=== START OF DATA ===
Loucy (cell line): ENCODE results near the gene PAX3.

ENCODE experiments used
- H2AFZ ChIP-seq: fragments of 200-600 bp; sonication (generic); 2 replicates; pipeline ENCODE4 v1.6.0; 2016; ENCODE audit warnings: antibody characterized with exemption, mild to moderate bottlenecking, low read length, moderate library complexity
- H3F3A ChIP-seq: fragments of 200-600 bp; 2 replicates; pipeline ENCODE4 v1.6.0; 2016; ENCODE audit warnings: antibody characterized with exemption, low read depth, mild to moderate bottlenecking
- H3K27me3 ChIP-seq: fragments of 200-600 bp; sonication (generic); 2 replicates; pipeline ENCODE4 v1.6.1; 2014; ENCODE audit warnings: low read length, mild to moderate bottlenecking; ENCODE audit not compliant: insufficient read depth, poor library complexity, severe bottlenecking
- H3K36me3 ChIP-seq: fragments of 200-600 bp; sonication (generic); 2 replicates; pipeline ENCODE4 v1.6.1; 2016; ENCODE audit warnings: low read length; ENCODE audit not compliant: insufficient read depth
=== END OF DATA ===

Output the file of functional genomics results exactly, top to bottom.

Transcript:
Loucy (cell line): ENCODE results near the gene PAX3.

ENCODE experiments used
- H2AFZ ChIP-seq: fragments of 200-600 bp; sonication (generic); 2 replicates; pipeline ENCODE4 v1.6.0; 2016; ENCODE audit warnings: antibody characterized with exemption, mild to moderate bottlenecking, low read length, moderate library complexity
- H3F3A ChIP-seq: fragments of 200-600 bp; 2 replicates; pipeline ENCODE4 v1.6.0; 2016; ENCODE audit warnings: antibody characterized with exemption, low read depth, mild to moderate bottlenecking
- H3K27me3 ChIP-seq: fragments of 200-600 bp; sonication (generic); 2 replicates; pipeline ENCODE4 v1.6.1; 2014; ENCODE audit warnings: low read length, mild to moderate bottlenecking; ENCODE audit not compliant: insufficient read depth, poor library complexity, severe bottlenecking
- H3K36me3 ChIP-seq: fragments of 200-600 bp; sonication (generic); 2 replicates; pipeline ENCODE4 v1.6.1; 2016; ENCODE audit warnings: low read length; ENCODE audit not compliant: insufficient read depth